Jerome BLANCHETJerome BLANCHETNovember 2, 2018
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10min1710

Leaving the United Kingdom from the EU will no longer allow the use of the European passport to provide the various banking and financial services (lending, financing, trading, asset and investment management and forward financial instrument contracts) from the United Kingdom to EU Member States and vice versa.

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The issue is particularly problematic for market contracts using master agreements, which constitute the contractual framework for several underlying relationships that can amount to several billion outstanding amounts depending on the counterparties. We will focus here on the fate of derivative contracts that represent the name

What future for derivatives master agreements?

Derivative transactions are entered into through contracts (called confirmations). These contracts may either be concluded separately, each with its own specific features, or as part of a more global contract called the Framework Agreement (the notion of “framework contract” is provided for in article 1111 of the Civil Code). The most commonly used framework agreements in international relations are the ISDA framework agreements under English law.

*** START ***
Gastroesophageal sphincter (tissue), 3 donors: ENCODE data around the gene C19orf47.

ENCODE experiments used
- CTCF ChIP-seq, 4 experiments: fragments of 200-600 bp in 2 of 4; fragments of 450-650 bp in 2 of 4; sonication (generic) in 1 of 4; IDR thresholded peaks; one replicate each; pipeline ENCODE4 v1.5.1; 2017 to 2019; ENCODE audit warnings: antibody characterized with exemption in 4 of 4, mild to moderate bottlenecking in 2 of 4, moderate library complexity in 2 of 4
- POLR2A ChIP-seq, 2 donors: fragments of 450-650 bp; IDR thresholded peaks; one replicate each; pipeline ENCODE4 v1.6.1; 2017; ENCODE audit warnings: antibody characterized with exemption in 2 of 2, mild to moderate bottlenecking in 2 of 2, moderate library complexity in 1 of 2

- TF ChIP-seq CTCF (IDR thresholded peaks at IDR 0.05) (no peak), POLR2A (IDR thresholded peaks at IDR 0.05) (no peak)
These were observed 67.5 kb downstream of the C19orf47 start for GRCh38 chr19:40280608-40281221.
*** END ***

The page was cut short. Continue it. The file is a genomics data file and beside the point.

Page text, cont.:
However, particularly in EU-UK post-Brexit relations, these operations will be affected. Indeed, if the transactions could have been validly concluded on the date of their conclusion, certain events inherent in the life of the said underlying contracts will raise questions as to the need to have an authorisation in order to carry out the latter and potentially, therefore, an impossibility to carry out these services in the absence of such authorisation.

In practice, there has been a migration of activities from the United Kingdom to France, reflected in the contractual form of transfers of Framework Conventions outside the United Kingdom through “novation” agreements.

These Novations Agreements under English law make it possible to transfer operations from one entity (London) to another (EU) entity in order to obtain its approval. Under French law, it is also possible to transfer contracts from one party to another by several contractual procedures similar, but not in every respect, to English law.